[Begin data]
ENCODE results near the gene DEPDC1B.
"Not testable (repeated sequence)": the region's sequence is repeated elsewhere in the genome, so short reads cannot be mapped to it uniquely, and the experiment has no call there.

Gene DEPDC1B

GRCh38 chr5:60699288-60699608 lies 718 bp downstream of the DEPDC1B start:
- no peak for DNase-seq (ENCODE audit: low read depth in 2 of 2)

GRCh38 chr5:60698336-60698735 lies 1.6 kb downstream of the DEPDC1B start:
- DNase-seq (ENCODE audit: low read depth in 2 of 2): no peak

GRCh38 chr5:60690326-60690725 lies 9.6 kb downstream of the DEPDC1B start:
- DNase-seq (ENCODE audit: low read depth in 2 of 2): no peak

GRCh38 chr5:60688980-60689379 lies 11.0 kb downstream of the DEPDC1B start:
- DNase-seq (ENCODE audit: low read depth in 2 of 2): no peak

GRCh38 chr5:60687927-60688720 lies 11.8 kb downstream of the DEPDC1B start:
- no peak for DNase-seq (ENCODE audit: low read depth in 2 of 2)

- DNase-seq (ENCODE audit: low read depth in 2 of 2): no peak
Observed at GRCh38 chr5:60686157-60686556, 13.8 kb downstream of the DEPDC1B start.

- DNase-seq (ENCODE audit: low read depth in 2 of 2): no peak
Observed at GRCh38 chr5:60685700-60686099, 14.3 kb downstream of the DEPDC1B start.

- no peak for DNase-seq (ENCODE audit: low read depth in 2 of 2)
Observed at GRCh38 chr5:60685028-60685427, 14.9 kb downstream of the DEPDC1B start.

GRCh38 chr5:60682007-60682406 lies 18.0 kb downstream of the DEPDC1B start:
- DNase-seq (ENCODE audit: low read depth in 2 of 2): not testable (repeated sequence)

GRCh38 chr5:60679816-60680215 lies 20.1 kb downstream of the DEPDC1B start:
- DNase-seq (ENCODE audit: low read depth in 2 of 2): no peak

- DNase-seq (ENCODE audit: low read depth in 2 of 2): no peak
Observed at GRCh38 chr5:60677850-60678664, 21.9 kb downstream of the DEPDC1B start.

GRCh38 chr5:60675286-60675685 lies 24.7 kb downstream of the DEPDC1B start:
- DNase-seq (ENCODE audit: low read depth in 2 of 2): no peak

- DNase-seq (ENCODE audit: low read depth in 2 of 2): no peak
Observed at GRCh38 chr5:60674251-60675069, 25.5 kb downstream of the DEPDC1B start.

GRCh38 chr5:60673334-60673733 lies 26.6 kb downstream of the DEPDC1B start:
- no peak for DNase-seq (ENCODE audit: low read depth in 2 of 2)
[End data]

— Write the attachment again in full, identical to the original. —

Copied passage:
ENCODE results near the gene DEPDC1B.
"Not testable (repeated sequence)": the region's sequence is repeated elsewhere in the genome, so short reads cannot be mapped to it uniquely, and the experiment has no call there.

Gene DEPDC1B

GRCh38 chr5:60699288-60699608 lies 718 bp downstream of the DEPDC1B start:
- no peak for DNase-seq (ENCODE audit: low read depth in 2 of 2)

GRCh38 chr5:60698336-60698735 lies 1.6 kb downstream of the DEPDC1B start:
- DNase-seq (ENCODE audit: low read depth in 2 of 2): no peak

GRCh38 chr5:60690326-60690725 lies 9.6 kb downstream of the DEPDC1B start:
- DNase-seq (ENCODE audit: low read depth in 2 of 2): no peak

GRCh38 chr5:60688980-60689379 lies 11.0 kb downstream of the DEPDC1B start:
- DNase-seq (ENCODE audit: low read depth in 2 of 2): no peak

GRCh38 chr5:60687927-60688720 lies 11.8 kb downstream of the DEPDC1B start:
- no peak for DNase-seq (ENCODE audit: low read depth in 2 of 2)

- DNase-seq (ENCODE audit: low read depth in 2 of 2): no peak
Observed at GRCh38 chr5:60686157-60686556, 13.8 kb downstream of the DEPDC1B start.

- DNase-seq (ENCODE audit: low read depth in 2 of 2): no peak
Observed at GRCh38 chr5:60685700-60686099, 14.3 kb downstream of the DEPDC1B start.

- no peak for DNase-seq (ENCODE audit: low read depth in 2 of 2)
Observed at GRCh38 chr5:60685028-60685427, 14.9 kb downstream of the DEPDC1B start.

GRCh38 chr5:60682007-60682406 lies 18.0 kb downstream of the DEPDC1B start:
- DNase-seq (ENCODE audit: low read depth in 2 of 2): not testable (repeated sequence)

GRCh38 chr5:60679816-60680215 lies 20.1 kb downstream of the DEPDC1B start:
- DNase-seq (ENCODE audit: low read depth in 2 of 2): no peak

- DNase-seq (ENCODE audit: low read depth in 2 of 2): no peak
Observed at GRCh38 chr5:60677850-60678664, 21.9 kb downstream of the DEPDC1B start.

GRCh38 chr5:60675286-60675685 lies 24.7 kb downstream of the DEPDC1B start:
- DNase-seq (ENCODE audit: low read depth in 2 of 2): no peak

- DNase-seq (ENCODE audit: low read depth in 2 of 2): no peak
Observed at GRCh38 chr5:60674251-60675069, 25.5 kb downstream of the DEPDC1B start.

GRCh38 chr5:60673334-60673733 lies 26.6 kb downstream of the DEPDC1B start:
- no peak for DNase-seq (ENCODE audit: low read depth in 2 of 2)